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      Mentions: CO
    15. US Authorities Ban Electronics Larger Than a Phone From Flights From 13 Countries

      US Authorities Ban Electronics Larger Than a Phone From Flights From 13 Countries

      According to numerous reports, U.S. authorities today alerted a number of Middle Eastern and African airlines that starting soon, their passengers will have to check any electronic items larger than a cell phone. That means passengers on these flights will have to put their laptops, tablets, Kindles and portable game consoles into their checked baggage for the foreseeable future. There is still a lot of confusion around this ban. It’s unclear which countries and airlines are actually affected by this, for example. CNN’s Jon Ostrower reports that more than a dozen airlines are affected by these new procedures, but it’s unclear which airlines we’re actually talking about.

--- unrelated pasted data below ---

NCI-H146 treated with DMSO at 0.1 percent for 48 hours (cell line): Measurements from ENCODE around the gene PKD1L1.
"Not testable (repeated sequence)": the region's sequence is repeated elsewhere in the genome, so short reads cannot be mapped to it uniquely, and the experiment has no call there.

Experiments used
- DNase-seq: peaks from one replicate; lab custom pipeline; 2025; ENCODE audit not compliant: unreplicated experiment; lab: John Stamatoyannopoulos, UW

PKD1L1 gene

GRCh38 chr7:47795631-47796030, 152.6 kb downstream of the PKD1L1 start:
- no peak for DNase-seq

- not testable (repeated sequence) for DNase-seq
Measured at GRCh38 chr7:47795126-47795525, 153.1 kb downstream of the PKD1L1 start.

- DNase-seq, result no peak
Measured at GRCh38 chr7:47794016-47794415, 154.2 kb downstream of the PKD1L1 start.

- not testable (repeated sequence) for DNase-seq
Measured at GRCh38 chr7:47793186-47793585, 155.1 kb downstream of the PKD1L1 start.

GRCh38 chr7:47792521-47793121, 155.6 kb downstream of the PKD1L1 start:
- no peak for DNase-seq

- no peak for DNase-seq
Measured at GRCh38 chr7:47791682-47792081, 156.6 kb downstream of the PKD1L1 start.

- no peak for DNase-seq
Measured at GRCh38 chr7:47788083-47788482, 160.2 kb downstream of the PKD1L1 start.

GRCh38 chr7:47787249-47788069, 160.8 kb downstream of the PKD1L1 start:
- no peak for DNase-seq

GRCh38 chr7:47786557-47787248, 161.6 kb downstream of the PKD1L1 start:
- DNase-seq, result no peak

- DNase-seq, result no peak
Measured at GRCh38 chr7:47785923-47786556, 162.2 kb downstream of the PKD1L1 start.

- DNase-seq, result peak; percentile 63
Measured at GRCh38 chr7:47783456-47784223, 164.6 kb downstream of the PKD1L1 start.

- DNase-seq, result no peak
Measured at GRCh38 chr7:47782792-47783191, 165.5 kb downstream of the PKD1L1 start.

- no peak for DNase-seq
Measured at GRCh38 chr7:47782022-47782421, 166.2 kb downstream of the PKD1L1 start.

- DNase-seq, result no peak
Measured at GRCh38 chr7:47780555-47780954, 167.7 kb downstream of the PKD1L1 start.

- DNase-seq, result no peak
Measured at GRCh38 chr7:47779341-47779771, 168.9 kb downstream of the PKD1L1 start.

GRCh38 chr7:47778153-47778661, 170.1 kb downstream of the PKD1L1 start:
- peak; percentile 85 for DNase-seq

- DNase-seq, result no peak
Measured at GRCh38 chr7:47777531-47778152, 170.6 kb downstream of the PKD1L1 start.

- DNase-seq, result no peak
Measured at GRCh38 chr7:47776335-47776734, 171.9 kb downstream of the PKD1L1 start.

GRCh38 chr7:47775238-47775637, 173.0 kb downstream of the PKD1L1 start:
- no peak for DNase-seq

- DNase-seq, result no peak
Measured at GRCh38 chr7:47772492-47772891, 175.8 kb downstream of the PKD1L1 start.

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      Mentions: U.S.
    16. Sunverge Tests New Software Control Platform on ‘World’s Largest’ Virtual Power Plant

      Sunverge Tests New Software Control Platform on ‘World’s Largest’ Virtual Power Plant

      Sunverge Tests New Software Control Platform on ‘World’s Largest’ Virtual Power Plant The California startup wants to connect and manage batteries and inverters beyond its own. 0 Australian utility AGL Energy held a press event last week to publicize what the company claims will soon become the largest behind-the-meter battery installation in the world.

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      Mentions: CA Australia China
    17. Sumitomo Electric Starts Demonstration of Storage Battery System for Power Grid in California

      Sumitomo Electric Starts Demonstration of Storage Battery System for Power Grid in California